In a previous update, we reported on the main provisions of Bill C 58,1 which aims to prohibit federally regulated companies from using replacement workers (also known as “scabs”) during a labour dispute. 

On May 27, this bill was unanimously passed on third reading in the House of Commons, and is now being reviewed by the Senate.

This update presents the main amendments made following its review by the Standing Committee on Human Resources, Skills and Social Development and the Status of Persons with Disabilities.

Additional prohibitions

In its initial version presented last November, the bill allowed the employer to continue to have striking employees’ work performed by other employees excluded from the unit, or by those who perform management functions or who are employed in a confidential capacity involving access to confidential labour relations information ("employed in a confidential capacity") insofar as they were already employed before or on the date on which notice to bargain collectively has been given.

The adopted amendments would reduce the scope of the above with respect to excluded employees of the striking unit whose services could not be used if (a) these employees usually work in a workplace other than the one where the strike or lockout is taking place or (b) if they were transferred to the workplace where the strike or lockout is taking place after the date on which notice to bargain collectively was given. 

However, this new prohibition would not apply to those employed in a confidential capacity and to those who perform management functions, which are not included in the definition of “employee” under Part I of the Canada Labour Code.

The amendments would also prohibit employers from using volunteers, students or members of the public to perform the work of employees on strike or locked out.

Exception in cases of threat to life, destruction of property or environmental damage

One important exception in the bill allows employers to use the services of replacement workers under certain conditions to prevent imminent or serious:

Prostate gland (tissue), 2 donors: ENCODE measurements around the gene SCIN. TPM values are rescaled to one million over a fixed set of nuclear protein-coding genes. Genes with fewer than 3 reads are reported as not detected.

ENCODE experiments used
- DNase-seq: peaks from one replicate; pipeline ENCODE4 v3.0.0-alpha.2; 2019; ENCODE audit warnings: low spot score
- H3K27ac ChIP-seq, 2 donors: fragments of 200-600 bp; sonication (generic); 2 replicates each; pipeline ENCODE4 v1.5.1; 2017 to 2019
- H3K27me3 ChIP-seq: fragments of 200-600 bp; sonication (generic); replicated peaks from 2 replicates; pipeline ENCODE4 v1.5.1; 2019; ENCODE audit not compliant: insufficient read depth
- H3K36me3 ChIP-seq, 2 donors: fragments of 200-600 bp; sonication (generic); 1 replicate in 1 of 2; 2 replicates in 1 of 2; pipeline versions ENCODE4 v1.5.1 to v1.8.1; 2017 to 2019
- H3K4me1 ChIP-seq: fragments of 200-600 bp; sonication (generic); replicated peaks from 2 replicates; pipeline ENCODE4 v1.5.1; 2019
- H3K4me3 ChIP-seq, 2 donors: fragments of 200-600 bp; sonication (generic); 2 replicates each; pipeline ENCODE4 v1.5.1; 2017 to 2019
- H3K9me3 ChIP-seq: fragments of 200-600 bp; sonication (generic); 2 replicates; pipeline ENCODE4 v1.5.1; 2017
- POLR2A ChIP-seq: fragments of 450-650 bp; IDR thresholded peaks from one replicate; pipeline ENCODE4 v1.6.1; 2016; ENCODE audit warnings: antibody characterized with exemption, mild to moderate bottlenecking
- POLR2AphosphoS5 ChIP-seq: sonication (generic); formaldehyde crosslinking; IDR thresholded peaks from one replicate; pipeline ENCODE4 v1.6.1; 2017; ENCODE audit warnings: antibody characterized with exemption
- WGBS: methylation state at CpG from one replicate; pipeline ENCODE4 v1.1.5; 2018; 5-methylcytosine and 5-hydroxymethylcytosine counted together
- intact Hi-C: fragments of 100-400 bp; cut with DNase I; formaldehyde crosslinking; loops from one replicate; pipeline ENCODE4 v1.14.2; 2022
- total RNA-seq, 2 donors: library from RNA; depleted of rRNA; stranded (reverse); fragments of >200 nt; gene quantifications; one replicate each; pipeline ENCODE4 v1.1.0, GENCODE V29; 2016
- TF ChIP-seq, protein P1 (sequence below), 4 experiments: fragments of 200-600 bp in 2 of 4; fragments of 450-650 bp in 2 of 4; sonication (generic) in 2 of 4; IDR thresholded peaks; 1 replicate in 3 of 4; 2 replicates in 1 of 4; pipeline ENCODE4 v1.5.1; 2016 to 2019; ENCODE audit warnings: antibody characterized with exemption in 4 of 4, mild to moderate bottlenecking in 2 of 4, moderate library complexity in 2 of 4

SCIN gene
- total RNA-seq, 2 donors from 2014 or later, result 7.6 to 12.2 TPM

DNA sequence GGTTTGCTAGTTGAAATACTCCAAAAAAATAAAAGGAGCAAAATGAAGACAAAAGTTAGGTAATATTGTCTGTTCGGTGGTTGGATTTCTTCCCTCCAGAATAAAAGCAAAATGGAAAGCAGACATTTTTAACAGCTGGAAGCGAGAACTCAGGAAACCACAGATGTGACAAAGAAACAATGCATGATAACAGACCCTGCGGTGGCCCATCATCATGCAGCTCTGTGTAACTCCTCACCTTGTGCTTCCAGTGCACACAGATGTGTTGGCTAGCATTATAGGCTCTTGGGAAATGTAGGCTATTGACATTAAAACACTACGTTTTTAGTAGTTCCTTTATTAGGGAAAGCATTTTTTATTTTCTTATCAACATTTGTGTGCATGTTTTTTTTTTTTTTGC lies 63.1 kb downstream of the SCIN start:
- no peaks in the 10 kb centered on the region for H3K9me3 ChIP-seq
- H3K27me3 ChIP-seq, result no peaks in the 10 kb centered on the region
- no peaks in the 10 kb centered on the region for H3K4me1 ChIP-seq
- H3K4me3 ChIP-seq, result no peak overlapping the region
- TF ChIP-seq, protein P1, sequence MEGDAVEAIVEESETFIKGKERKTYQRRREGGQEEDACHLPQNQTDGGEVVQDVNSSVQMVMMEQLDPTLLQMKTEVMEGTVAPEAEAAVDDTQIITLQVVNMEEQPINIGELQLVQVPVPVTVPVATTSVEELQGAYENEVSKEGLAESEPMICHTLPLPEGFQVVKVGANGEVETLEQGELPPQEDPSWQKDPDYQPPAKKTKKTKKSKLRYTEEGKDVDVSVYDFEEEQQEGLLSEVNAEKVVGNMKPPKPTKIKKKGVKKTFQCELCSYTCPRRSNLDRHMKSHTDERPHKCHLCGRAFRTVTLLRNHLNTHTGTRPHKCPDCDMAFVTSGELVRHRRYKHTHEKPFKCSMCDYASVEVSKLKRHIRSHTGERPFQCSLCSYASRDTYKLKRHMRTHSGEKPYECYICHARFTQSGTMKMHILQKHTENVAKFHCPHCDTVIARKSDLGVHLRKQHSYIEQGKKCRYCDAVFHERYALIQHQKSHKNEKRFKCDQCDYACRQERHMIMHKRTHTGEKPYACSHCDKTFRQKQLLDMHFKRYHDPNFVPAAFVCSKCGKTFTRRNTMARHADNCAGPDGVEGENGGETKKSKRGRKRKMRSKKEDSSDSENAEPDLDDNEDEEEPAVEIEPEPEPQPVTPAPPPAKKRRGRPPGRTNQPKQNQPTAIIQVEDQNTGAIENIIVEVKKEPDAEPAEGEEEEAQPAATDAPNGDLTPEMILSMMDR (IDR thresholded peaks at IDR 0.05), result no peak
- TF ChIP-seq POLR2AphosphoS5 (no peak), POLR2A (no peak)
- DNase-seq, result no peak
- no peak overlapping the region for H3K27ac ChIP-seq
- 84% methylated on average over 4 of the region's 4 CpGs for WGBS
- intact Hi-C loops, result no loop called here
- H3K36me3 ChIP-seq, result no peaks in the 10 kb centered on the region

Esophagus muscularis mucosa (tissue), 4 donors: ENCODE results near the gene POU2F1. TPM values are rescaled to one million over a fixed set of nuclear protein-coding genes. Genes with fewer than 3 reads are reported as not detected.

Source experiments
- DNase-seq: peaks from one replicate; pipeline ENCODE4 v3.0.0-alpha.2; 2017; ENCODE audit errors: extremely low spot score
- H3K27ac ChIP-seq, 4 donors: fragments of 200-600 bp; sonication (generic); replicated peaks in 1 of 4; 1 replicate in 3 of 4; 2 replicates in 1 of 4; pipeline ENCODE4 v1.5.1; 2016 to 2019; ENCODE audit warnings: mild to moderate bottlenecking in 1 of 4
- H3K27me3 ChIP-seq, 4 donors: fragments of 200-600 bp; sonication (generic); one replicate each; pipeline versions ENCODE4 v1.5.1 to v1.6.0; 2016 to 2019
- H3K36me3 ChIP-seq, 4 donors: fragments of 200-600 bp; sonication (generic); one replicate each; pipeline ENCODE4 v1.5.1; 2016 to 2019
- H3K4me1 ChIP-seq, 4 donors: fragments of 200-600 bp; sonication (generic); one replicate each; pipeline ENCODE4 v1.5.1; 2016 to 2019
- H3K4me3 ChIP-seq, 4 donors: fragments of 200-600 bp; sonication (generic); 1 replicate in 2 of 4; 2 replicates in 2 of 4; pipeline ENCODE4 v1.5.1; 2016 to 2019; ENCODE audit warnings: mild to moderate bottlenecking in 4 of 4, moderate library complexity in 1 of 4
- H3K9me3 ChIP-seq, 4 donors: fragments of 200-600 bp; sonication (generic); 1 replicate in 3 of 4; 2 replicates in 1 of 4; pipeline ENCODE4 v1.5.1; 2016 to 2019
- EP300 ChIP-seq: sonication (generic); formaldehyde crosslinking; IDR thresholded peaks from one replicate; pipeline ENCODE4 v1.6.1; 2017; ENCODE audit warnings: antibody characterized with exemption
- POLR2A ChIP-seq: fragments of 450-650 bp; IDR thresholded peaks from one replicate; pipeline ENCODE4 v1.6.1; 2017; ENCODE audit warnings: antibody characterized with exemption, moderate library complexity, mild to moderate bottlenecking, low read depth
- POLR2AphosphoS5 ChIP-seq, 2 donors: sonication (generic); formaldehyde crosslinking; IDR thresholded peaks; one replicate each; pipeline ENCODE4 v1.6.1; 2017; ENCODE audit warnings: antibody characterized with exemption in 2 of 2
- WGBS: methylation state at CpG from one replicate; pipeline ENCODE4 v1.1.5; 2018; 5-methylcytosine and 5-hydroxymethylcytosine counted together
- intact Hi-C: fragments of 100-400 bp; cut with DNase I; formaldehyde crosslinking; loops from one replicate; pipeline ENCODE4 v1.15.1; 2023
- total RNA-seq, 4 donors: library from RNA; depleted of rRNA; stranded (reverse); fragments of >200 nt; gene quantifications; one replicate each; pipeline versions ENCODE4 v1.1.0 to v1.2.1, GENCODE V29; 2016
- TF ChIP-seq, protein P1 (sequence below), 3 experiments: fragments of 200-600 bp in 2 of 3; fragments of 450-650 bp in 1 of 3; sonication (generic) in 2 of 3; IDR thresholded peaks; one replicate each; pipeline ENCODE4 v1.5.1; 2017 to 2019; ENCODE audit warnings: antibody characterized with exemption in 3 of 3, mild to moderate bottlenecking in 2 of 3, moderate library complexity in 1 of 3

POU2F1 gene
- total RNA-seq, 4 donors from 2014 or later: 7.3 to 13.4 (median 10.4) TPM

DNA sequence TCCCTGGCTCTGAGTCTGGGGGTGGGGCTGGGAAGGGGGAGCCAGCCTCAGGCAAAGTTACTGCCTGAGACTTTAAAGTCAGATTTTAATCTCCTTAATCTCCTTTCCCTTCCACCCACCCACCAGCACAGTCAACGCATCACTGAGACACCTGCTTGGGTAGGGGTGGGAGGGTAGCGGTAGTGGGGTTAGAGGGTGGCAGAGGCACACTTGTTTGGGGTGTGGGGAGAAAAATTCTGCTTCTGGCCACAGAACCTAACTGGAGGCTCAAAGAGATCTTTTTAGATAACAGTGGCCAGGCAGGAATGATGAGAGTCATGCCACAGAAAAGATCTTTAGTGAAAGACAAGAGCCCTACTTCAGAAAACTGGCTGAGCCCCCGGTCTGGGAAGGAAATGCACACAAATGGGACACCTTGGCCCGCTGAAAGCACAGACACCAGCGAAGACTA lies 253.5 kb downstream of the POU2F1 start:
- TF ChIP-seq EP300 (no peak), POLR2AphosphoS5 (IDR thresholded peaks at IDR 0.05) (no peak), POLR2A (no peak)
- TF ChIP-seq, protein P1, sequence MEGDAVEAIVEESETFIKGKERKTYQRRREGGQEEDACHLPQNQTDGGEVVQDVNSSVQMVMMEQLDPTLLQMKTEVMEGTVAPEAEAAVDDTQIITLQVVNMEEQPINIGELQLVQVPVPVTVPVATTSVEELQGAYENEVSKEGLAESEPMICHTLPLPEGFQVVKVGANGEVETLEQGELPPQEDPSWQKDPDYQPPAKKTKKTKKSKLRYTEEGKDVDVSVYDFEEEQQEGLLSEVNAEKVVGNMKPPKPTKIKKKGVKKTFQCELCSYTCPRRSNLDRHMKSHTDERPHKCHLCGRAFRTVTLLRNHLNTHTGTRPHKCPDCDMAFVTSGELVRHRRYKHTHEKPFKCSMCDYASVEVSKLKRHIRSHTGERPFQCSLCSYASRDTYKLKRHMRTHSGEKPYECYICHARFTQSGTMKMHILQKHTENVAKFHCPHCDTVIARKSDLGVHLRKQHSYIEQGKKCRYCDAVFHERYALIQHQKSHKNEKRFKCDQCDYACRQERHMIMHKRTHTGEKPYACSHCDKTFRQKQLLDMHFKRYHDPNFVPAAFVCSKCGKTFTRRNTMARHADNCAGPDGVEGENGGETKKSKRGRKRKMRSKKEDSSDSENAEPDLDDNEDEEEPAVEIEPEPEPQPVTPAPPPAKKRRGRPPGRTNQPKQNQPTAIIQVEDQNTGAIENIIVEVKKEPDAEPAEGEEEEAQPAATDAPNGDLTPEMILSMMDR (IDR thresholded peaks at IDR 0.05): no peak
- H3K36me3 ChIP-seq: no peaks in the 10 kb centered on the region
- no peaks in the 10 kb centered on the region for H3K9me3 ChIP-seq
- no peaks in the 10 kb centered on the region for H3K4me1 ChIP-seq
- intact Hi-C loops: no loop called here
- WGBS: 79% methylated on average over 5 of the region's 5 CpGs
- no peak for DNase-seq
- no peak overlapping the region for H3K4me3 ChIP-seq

• threat to the life, health or safety of any person;
  • threat of destruction of, or serious damage to, the employer’s property or premises; or 
  • threat of serious environmental damage affecting the employer’s property or premises.

However, according to an adopted amendment, before taking advantage of this exception and using the services of subcontractors, managers or other employees, the employer should have given employees on strike or locked out the opportunity to perform this urgent work.

Earlier coming into force

The amendments adopted by the House of Commons would also bring the new provisions into force 12 months after the date of royal assent. Once in force, they would apply to strikes and lockouts in progress at that time.

Key takeaways

Bill C 58 must still be reviewed and passed by the Senate before receiving royal assent. Changes may therefore still be made.

In their current form, the bill and its amendments considerably extend the prohibitions imposed on federal employers regarding the use of replacement workers in the event of labour disputes. In view of the significant impacts this bill would have on collective labour relations in federal undertakings, we will continue to monitor its progress. 


Senior Partner
Senior Partner

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